the scapegoat dev

GPT3 QUINE GPT3 QUINE GPT3 QUINE GPT3 QUINE GPT3 QUINE GPT3 QUINE GPT3 QUINE GPT3 QUINE GPT3 QUINE

an AI image of a scientist inside a computer egg that seems to have many more computer eggs everywhere

With pinocchio, I can write little YAML files that are interpreted as command line applications. When run, these commands do rudimentary template expansion, send the prompt to the openai APIs, and print out the results. As far as tools go, this is one of the simplest I've ever built. It is also one of the more mind-bending ones.

I soon realized that most of my prompts ended up being something like this (so-called one-shot or few-shot prompting):

Here's how I did Y:

Now do X.

The LLM will (hopefully) complete this prompt with something that does X. The trick is of course knowing what Y and "Y producer" to provide, and what Y and X stand for in the first place. Most people doing prompt engineering will know what I am referring to.

One of my favourite techniques once I get a prompt going for a certain domain A, of which Y is an example, is to write the pinocchio program that ask the LLM to generate the pinocchio program for all the domains, not just A. You pretty quickly reach the meta-level where domain A is the domain of prompts, and you ask a prompt to generate a prompt generating prompts, at which point you basically summoned the singularity into being.

To allow everybody to create their own singularity, here is the pinocchio program1 that generates itself, the so-called GPT3 quine2:

name: quine
short: Generate yourself!
factories:
  openai:
    client:
      timeout: 120
    completion:
      engine: text-davinci-003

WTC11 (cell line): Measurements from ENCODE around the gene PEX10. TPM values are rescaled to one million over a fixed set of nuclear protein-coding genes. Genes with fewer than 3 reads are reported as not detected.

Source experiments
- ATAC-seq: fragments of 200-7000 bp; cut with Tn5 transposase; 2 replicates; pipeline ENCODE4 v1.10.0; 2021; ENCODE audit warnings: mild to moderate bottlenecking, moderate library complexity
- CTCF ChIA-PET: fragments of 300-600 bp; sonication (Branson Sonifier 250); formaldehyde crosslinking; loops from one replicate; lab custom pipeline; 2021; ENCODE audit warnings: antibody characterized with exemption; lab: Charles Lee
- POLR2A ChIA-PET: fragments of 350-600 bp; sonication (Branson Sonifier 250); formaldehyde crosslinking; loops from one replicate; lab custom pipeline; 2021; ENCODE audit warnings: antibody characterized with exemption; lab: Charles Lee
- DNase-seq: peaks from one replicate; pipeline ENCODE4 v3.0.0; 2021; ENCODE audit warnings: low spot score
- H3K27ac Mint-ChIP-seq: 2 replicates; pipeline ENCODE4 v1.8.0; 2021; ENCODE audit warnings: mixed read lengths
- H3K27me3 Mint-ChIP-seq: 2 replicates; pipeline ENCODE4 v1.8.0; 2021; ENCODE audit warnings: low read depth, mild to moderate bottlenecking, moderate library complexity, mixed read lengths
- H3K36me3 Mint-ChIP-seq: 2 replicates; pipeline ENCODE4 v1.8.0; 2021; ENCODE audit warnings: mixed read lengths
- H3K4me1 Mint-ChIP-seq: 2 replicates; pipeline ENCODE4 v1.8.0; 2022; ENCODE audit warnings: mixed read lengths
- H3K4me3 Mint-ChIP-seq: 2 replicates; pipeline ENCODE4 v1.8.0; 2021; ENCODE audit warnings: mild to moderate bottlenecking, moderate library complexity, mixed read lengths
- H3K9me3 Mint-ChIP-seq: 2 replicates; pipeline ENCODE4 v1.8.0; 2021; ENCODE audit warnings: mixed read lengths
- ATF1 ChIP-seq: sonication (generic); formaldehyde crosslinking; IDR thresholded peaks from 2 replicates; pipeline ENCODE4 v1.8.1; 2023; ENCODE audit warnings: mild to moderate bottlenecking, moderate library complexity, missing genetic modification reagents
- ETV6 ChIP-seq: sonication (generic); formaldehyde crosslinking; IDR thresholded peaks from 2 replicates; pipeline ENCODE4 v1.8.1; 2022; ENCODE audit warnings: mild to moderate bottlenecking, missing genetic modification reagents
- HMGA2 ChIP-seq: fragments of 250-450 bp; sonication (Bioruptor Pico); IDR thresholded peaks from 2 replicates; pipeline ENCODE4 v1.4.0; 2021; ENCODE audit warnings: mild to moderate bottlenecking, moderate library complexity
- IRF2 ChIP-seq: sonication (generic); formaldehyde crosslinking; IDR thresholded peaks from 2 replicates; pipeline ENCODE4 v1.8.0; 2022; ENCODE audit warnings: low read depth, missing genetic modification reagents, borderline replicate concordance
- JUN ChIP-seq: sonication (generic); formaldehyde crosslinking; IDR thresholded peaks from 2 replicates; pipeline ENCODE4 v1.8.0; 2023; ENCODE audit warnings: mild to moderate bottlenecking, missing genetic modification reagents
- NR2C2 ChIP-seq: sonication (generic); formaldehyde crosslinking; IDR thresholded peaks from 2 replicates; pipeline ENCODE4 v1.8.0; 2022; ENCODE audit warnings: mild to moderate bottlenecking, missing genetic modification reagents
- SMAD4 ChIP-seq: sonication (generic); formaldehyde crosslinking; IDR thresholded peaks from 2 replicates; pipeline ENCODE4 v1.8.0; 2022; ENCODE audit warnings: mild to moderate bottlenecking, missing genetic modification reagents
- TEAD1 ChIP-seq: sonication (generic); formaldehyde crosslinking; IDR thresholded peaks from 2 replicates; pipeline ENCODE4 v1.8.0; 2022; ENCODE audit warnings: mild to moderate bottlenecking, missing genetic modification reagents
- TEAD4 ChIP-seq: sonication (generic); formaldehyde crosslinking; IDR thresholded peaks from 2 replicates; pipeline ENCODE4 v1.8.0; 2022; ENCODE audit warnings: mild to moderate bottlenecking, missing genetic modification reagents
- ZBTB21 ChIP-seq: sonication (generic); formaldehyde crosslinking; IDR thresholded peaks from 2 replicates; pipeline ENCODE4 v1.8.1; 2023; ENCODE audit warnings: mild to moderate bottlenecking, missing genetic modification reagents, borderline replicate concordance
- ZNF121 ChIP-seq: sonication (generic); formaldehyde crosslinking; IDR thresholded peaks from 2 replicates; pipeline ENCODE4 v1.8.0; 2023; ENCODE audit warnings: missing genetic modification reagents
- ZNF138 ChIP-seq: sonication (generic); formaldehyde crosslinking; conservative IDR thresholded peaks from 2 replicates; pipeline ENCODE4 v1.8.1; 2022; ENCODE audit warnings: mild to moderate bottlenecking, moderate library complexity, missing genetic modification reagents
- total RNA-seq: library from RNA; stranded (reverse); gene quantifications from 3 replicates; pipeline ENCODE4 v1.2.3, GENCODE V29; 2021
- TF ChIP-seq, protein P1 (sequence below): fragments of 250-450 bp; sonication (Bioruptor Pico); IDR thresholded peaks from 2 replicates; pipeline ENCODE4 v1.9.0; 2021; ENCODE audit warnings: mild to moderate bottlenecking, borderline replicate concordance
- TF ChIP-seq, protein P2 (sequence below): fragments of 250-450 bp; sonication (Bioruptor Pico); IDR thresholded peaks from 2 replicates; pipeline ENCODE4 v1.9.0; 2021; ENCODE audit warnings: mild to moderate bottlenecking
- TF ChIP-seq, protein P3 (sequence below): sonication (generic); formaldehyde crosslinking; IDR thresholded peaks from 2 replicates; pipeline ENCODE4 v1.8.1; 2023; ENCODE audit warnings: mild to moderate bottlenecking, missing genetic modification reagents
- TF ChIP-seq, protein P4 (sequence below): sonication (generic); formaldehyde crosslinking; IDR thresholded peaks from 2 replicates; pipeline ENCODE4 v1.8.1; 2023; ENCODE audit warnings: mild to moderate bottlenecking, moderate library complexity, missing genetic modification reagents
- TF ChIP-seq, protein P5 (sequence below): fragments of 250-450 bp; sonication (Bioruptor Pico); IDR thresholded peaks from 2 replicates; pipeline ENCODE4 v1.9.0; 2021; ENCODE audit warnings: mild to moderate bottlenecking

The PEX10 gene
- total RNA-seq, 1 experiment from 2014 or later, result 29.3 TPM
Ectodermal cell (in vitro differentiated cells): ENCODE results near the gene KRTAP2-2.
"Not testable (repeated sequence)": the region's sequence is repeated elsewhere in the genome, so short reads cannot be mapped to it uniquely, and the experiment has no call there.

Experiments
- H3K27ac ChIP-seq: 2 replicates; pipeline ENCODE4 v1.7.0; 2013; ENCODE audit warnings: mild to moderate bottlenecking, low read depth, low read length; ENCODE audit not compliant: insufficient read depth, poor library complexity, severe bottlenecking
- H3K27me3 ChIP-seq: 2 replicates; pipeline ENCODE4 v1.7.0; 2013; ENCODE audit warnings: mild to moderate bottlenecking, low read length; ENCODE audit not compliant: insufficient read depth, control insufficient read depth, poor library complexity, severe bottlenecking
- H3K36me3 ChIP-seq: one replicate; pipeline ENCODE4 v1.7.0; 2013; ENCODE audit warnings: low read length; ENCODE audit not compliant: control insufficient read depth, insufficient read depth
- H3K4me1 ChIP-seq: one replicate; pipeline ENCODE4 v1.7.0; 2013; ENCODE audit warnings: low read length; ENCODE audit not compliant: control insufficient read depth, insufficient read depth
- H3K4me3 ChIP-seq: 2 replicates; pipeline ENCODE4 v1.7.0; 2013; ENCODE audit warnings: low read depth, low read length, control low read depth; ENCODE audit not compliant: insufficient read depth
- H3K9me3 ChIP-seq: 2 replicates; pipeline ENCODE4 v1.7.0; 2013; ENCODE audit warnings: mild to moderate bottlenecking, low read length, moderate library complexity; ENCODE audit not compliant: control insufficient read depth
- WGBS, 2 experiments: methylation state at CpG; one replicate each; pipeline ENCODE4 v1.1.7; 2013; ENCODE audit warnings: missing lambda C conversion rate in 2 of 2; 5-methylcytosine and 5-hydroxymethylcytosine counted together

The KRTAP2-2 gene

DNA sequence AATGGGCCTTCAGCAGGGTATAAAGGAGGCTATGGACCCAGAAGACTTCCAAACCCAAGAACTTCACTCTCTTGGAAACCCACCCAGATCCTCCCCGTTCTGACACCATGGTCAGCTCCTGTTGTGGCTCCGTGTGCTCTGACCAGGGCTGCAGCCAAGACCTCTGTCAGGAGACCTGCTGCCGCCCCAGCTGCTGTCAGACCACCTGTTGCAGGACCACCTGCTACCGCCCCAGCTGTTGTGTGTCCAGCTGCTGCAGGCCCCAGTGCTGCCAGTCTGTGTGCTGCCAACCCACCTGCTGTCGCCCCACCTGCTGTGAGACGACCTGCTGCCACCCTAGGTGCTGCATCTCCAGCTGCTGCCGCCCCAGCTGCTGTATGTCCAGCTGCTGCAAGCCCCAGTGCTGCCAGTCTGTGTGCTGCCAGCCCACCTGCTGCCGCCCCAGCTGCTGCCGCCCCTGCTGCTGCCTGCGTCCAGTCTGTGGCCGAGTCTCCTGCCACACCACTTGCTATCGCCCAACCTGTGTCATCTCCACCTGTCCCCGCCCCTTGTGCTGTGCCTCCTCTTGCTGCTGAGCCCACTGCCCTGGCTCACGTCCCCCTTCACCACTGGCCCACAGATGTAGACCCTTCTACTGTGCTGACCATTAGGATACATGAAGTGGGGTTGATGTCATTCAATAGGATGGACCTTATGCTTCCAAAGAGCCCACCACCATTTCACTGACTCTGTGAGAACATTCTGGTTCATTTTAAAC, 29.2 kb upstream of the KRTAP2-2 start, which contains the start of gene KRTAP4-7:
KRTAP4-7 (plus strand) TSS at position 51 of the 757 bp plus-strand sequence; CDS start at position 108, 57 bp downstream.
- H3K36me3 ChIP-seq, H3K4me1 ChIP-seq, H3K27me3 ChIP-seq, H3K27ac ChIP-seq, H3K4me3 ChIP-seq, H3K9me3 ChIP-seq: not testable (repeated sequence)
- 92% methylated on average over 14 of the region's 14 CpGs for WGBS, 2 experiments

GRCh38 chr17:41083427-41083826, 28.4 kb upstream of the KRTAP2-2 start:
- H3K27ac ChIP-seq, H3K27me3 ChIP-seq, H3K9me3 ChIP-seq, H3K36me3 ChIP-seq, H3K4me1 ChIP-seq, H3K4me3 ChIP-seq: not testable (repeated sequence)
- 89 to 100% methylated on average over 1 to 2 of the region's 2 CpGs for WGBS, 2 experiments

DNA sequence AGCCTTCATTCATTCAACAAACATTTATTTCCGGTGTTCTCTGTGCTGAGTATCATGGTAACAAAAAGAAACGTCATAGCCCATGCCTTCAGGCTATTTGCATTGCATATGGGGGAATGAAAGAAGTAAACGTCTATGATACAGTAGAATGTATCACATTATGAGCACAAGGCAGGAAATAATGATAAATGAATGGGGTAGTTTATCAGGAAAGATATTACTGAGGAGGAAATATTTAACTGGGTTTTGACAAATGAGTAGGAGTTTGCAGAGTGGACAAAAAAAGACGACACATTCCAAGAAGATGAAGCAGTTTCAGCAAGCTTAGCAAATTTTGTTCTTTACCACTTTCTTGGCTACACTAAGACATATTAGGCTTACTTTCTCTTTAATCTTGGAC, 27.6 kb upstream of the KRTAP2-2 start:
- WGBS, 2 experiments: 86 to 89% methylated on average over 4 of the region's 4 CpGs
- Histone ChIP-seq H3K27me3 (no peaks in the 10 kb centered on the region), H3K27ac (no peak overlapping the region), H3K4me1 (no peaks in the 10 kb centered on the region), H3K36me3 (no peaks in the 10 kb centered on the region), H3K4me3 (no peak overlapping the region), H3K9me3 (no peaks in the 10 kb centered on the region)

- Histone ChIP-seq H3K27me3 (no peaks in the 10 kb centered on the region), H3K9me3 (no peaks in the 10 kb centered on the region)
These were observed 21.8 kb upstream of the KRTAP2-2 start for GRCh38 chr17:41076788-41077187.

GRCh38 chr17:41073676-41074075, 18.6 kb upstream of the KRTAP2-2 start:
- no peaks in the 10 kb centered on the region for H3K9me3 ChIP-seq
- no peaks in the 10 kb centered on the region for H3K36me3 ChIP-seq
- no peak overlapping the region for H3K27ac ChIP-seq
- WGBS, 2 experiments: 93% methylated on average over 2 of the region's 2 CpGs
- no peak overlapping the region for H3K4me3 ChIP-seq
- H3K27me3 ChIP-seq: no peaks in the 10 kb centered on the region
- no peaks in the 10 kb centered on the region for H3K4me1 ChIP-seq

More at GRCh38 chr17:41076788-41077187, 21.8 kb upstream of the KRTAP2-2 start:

temperature: 0.7
      max_response_tokens: 2048
      stop: ["--- END"]
      # stream: true
flags:
  - name: example_goal
    short: Example goal
    type: string
    default:  Generate a program to generate itself.
  - name: instructions
    type: string
    help: Additional language specific instructions
    required: false
  - name: example
    type: stringFromFile
    help: Example program
    required: true
  - name: goal
    type: string
    help: The goal to be generated
    default: Generate a program to generate itself.
prompt: |
  Write a program by generating  a YAML describing a command line application with flags and a prompt template using
  go template expansion.
  The flags are used to interpolate the prompt template.

  Here is an example.

  --- GOAL: {{ .example_goal }}
  --- START PROGRAM
  {{ .example | indent 4 }}
  --- END 

  Generate a program to {{ .goal }}.

  {{ if .instructions }}{{ .instructions }}{{ end }}

  --- GOAL: {{ .goal }}
  --- START PROGRAM

and the result of running the program:

❯ pinocchio ttc quine --example ./quine.yaml               
    name: quine
    short: Generate yourself!
    factories:
      openai:
        client:
          timeout: 120
        completion:
          engine: text-davinci-003
          temperature: 0.7
          max_response_tokens: 2048
          stop: ["--- END"]
          # stream: true
    flags:
      - name: example_goal
        short: Example goal
        type: string
        default:  Generate a program to generate itself.
      - name: instructions
        type: string
        help: Additional language specific instructions
        required: false
      - name: example
        type: stringFromFile
        help: Example program
        required: true
      - name: goal
        type: string
        help: The goal to be generated
        default: Generate a program to generate itself.
    prompt: |
      Write a program by generating  a YAML describing a command line application with flags and a prompt template using
      go template expansion.
      The flags are used to interpolate the prompt template.

      Here is an example.

      --- GOAL: {{ .example_goal }}
      --- START PROGRAM
      {{ .example | indent 4 }}
      --- END 

      Generate a program to {{ .goal }}.

      {{ if .instructions }}{{ .instructions }}{{ end }}

      --- GOAL: {{ .goal }}
      --- START PROGRAM
  1. Updated program to handle stop token, for cleaner output↩

  2. And before y'all "but actually" in the comments, I do believe there's something more profound here than just the lulz.↩